I live in a rabbit infested desert area with a nazi like HOA who will harras and fine any home owner with bare(rabbit eaten)spots on the lawn and I had to reply to the comment regarding the lack of power in a pellet gun to take small game. I love wild life at my front door but the rabbits have had to be delt with. The .22 single stroke Remington(NPSS)pellet gun I’ve used to dispatch several of these lawn eating mouraders at 25-30 ft.tears right through them and drops them in their track. More then enough power to humainly dispatch these buggers. Then they’re placed at the back fence line where the coyotes remove them for me. Just sayin.

      • william says:

        why put them on the fence for coyote’s?, if you get more than you can eat, then mabe but eat them wabbits. they are very tasty

    • Sharpie says:

      I like slingshots, but I’m better with a rifle.

      You can reuse pellets and BBs in my experience.

      And none of my pellet guns use CO2 canisters.

      • ve says:

        you can’t reuse bbs or pellets. they will ruin your gun if you even manage to load them.

  5. Numm says:

    I think a BB/Pellet gun is a must have for any survival kit. Big T sais only an expert would try hunting with on but when it comes down to it if you need food this is the way to go. Not only can you take down small game but if you miss your first, second, third, or fourth shot it is silent enough to keep your prey close by. My Crosman 2100 goes for around $60 and shoots 755 fps with standard .177 cal BB’s and 725 fps with pellets, thats close enough to compaire to a lot of .22 cal long rifles out there which average 800 to 900 fps, and to top it off my BB gun is just as accurate as any small cal. rifle. And as Joe is implying I do not need Co2 for my gun it is pump action and a sling shot is not accurate at all unless you have enough experience to even come close to what you are shooting for.

    • John says:

      The problem with BB guns is they are notoriously cheap crap and won’t take a beating out bush for long. You want a German made spring air rifle. Weirach, Diana, Theoben etc.
      I’m having trouble with the concept of CO2 and survival weapon…. LMAO

  6. joe c says:

    i think a pellet gun is a great idea.im not a expert by any means but i know for a fact you can take squirls,rabit,birds,rats,and coon with a .22 small calliber pellet gun because ive done it up to 35yrds easily and 50yrds is a little harder but definitly possible even at a hundred yards with a 1000fps rifle and a .22 pellet you can put down medium game.a 900fps gun using a 17gram pellet produces 30.5 ft.ponds of energy from the muzzle more than enough to penetrate skin and bones. not only that but pellet guns are very accurate and have low to no recoil. infact a moderatly priced pellet gun can out perform a compitition .22 centerfire rifle with in a 100yrds if put into the right hands.i can put 10 shots in a dime sized group from 35yrds away.also if you like big game i used to have a .50 calliber air gun that could take a 130lb buck look on youtube for people tacking wild boar and even a 2000lb buffalo with airguns. and if you want to know more about airguns try pyramydair.com or the yellow airgun forums.

    • ve says:

      i agree with that. if you want to be precise, a good air rifle is the way to go. pump rifles are very quiet, and if you need something stronger, a gas ram is the way to go.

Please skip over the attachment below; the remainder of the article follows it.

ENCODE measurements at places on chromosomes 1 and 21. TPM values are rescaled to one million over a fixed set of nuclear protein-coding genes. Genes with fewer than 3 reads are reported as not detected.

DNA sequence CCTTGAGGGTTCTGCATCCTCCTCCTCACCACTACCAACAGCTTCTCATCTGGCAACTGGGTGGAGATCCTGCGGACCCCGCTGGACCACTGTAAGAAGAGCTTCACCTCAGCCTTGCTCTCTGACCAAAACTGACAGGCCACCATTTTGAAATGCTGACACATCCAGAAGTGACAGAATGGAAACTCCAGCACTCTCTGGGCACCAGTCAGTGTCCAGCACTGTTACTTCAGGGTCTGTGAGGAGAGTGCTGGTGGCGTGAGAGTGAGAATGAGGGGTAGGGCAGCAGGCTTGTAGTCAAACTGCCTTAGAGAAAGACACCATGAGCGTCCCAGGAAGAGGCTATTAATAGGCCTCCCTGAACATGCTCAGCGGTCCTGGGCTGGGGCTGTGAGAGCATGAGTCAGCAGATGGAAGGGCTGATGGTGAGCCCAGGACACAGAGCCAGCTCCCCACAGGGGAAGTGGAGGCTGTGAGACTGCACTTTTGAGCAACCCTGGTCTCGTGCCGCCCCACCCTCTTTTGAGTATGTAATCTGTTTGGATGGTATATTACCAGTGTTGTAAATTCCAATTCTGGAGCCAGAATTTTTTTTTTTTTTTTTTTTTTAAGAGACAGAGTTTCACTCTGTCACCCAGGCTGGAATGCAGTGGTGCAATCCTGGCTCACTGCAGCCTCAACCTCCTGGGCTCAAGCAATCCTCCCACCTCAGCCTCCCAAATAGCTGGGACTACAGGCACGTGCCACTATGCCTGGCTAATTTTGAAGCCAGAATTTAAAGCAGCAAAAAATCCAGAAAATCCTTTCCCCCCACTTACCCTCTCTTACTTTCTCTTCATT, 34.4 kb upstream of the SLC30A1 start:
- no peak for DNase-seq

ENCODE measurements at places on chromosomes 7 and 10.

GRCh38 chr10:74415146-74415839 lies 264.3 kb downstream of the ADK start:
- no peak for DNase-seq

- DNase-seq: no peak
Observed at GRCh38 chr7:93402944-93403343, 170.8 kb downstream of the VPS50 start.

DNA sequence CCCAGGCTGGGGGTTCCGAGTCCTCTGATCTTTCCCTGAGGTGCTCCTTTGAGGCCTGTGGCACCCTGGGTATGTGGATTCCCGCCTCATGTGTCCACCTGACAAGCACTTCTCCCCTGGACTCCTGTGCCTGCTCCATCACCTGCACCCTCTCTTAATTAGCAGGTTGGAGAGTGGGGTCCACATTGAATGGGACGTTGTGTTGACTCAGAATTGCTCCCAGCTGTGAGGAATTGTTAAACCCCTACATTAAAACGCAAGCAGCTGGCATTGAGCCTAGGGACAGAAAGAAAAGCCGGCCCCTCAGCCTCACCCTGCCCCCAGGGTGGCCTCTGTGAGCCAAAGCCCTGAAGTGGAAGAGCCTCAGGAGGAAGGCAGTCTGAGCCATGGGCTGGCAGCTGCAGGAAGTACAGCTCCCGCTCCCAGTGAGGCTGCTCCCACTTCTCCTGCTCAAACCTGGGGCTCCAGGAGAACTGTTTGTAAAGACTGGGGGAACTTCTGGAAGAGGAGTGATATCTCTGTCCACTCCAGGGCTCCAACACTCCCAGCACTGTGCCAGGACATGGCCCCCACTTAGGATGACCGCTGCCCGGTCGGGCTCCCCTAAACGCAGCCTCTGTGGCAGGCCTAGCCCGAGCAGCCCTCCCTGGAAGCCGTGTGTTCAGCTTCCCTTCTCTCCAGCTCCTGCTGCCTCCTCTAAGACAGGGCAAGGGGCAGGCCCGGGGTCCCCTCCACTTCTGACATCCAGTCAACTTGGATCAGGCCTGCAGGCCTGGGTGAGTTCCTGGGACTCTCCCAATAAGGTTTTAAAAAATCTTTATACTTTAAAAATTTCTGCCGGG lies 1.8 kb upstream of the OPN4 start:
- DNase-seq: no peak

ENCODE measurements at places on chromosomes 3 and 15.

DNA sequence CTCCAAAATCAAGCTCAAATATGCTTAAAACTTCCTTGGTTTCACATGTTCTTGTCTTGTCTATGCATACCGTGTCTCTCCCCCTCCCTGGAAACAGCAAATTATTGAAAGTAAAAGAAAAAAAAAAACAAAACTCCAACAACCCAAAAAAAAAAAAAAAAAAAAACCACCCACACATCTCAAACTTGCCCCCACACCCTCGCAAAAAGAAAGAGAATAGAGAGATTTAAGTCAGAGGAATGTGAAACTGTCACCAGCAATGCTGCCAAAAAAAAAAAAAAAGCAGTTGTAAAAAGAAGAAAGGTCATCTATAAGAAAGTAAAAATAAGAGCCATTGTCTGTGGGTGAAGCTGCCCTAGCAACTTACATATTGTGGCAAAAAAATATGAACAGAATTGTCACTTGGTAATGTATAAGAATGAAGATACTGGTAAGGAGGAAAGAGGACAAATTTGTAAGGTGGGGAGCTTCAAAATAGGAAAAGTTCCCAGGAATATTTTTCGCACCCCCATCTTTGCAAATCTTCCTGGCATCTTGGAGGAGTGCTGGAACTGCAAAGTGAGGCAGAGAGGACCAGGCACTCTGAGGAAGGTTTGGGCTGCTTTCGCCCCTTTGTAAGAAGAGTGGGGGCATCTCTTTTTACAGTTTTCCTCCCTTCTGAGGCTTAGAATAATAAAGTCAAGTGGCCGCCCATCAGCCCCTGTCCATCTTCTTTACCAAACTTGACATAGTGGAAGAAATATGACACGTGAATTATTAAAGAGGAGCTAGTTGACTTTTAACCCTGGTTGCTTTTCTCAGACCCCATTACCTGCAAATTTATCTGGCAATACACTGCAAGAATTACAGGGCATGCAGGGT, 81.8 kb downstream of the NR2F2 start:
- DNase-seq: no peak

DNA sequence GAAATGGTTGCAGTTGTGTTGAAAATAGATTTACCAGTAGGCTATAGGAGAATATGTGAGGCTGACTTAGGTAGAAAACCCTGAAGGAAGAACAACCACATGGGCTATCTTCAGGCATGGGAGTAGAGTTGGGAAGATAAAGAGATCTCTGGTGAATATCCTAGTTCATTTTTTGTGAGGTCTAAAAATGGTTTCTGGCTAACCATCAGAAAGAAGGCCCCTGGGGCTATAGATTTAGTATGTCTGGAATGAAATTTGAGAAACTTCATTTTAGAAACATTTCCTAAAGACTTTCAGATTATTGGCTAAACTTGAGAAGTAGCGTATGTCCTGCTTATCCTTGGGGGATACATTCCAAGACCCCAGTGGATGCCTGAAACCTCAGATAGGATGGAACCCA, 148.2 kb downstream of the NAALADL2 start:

if you need more stoping power than that, a bow/crossbow is the way to go, but you need much experience to hit with a bow and have to get close up. 10m recommended. the advantage there is, they prey wont know what hit them until it has bled out, which takes about 2 to 3 seconds depending on size. i’ve seen deer that keeps grazing and then drops dead.

  7. Hank says:

    I am afraid BigT just has not given today’s air guns, which are worlds apart from the Daisy Red Ryders of our youth, a fair chance. Serious small-game hunting can be done with a growing number of offerings from Gamo, for instance. Their Whisper line has guns capable of 1,200 fps velocity, coupled with an integral sound-dampening muzzle, which reduces the “crack” produced by projectiles travelling faster than the speed of sound, by up to 52%. I have used one of these rifles for pest/vermin control at a large apartment community where I work and have never had one complaint of being “too loud”.

  8. Goodwin says:

    I have the Henry U.S. Survival for a small game rifle. Its a semi-auto .22 rifle that can be easily taken down and stored in the stock. The stock holds 2 mags, receiver and barrel. It’s water proof, floats, and all the metal components are teflon coated for weather resistance. It costs well less than $300, ammo is cheap and light, and the rifle weighs 2 pounds. Much more practical than an air rifle.

    • westoftherockies says:

      the henry is nice, but still not as practical as a pellet rifle, you can buy like 10,000 pellets for a few bucks and so you’ll never run out and with a pump pellet rifle, you don’t even need co2, and you can hunt all the birds and squirrels etc you need in order to feed yourself.

    • william says:

      a 22 is good and everyone should own at least one. but a pellet gun is a very necassary item if money is hard to come by. a lot of pellets can be bought for little money. use the pellets for small game in a survival situation and save the 22 for bigger game. don’t waste 22lr on small game when you could be using pellets.

  9. joe c says:

    That is a neat gun i think i will pick one up to play with. hope i can find one for around a hundred or so. for “SURVIVAL” i agree this is much more practical. still love my airguns for hunting though…lol.